I came outside to smoke a cigarette because I wanted to leave some small piece of me behind again. As I lit up, I found one of my handrolled butts sitting away from the ashtray like maybe, when they cleaned it, they pulled a piece of me aside and left it as a reminder. I don’t know if that’s true or just remarkably coincidental happenstance, but it’s what I choose to believe, anyway, because it makes me smile, and I look for meaning in cigarette butts and tarot cards that I want to read in the bathroom where the air is still moist from their shower. I still want to do things just to say that I have done them. I find movement in the pursuit of stillness.
So much sensory input. I am reading them in the damp shape of their feet on the bathmat and the lines around their eyes when they smile, in the scent of their room and a worn out cigarette sitting by a newly-emptied ashtray. I look for meaning where there is none to be found, but that small voice in the back of my mind is still looking through my eyes and recognizing chaos and nicotine and breathing in moments of self-satisfaction, that there is still recklessness in homes and a slow unfurling outside of too many hours in a car to nowhere, and that dawn still breaks to clean condensation and that first cigarette still brings a buzz, even after all this time.
And writing still feels like bleeding, and I have hemorrhaged language in these corners when I thought no one was watching. I leave small stains on the upholstery and bring pieces of each space with me, stuck under my fingernails where I tried to scrape it clean. It’s a mutual scarring; a piece of myself left behind, a piece of them carried with me. I’m the kind of person that picks up feathers and bones off the sidewalk; this is no different.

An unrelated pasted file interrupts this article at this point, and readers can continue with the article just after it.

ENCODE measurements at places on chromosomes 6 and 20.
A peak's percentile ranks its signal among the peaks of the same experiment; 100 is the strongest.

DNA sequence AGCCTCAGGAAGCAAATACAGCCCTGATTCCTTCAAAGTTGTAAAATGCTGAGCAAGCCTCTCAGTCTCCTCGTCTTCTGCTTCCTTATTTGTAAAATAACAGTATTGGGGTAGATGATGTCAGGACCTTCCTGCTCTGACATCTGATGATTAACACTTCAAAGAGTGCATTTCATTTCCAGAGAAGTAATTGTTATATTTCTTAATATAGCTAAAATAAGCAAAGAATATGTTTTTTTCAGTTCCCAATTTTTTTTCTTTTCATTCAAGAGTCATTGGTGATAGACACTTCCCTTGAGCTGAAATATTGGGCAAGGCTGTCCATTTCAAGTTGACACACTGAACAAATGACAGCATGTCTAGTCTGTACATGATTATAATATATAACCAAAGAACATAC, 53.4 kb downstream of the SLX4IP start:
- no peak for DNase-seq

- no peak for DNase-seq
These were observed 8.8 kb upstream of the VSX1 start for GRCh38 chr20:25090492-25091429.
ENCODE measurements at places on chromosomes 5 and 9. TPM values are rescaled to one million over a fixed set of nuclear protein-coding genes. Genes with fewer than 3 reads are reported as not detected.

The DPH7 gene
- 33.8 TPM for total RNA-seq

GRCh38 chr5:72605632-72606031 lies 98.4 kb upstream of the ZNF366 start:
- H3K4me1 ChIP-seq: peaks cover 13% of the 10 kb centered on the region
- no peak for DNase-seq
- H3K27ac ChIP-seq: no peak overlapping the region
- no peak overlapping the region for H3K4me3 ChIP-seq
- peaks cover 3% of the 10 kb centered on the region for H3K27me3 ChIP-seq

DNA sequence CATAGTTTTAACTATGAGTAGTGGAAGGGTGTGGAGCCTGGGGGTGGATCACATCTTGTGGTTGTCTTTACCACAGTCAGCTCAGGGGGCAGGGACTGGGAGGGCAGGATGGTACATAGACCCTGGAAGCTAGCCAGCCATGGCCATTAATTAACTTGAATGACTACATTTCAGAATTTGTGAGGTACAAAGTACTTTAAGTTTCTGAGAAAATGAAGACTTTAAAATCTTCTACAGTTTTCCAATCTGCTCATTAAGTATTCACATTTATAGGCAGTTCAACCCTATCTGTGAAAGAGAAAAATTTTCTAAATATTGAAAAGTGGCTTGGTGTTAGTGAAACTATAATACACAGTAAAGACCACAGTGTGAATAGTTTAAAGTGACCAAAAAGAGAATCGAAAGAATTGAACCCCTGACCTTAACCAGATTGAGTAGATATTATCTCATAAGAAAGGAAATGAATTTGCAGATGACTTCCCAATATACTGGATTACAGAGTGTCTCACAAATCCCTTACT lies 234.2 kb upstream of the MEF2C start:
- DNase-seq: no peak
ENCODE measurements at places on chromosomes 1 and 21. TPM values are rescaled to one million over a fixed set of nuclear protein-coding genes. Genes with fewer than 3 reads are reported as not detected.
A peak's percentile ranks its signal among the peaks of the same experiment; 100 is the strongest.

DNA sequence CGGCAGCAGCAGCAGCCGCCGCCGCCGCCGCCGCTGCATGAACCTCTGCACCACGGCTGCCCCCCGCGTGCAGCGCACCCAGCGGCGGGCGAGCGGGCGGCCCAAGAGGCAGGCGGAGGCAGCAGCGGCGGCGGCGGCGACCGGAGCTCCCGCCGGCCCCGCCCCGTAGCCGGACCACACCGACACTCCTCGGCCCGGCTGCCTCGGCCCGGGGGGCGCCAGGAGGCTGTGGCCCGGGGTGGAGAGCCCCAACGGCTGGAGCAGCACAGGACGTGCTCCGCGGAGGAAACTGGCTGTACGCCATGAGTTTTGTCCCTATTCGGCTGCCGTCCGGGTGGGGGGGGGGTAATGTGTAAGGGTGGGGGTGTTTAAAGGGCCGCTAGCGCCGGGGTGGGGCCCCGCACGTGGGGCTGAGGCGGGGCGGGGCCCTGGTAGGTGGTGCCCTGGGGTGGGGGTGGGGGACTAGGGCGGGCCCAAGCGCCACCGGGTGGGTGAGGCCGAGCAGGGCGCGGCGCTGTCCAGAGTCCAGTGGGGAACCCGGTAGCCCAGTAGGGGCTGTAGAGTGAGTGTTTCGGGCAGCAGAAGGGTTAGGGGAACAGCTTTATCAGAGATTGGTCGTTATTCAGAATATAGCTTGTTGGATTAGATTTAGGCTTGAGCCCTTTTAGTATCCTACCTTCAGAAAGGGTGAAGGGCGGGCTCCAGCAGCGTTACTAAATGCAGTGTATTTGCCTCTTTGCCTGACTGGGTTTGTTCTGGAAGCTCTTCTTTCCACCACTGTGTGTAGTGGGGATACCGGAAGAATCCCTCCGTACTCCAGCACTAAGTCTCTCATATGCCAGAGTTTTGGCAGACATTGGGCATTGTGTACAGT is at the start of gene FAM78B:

I am not the person I was a decade ago, but I’m glad she still lives somewhere in me, peering out behind my eyes, the facade of certainty fooling no one. She is the taste of sulfur, but I’m out of matches. She wants to believe nothing changes, but the context of these moments are foreign to her, and she reframes them into a paradigm that she can understand.
She is the part of me that doesn’t understand her own worth. She is the part of me that knows the taste and shape of pills that mean we never sit still, and my tongue rejects the shadow of memory that she conjures. I lean back against the car, letting the sound of the birds and the roar of a bus permeate my skin. I clutch this cup of coffee, grateful for the solid, smooth glaze pressing back against my hands, unyielding. These are styrofoam memories, giving way to the firm grasp of a ceramic reality. The asphalt under my feet is solid. It makes sense that I can only see what is not related to me, when “me” is such a changing, transient form that I don’t always recognize my own presence.
(1) This feels like the beginning to a much longer piece on addiction, identity, and mental health, and I have no idea if (or when) I will ever finish it. It was written as a challenge to myself to write in unfamiliar places.
(2) I reference my past with female pronouns because those are appropriate for that time period. Those are no longer appropriate for me now.
(3) This is a different style of writing than I usually post on here, and it’s not overtly kinky, but it’s real in the ways that kink requires I be real and present, so I decided to post it here.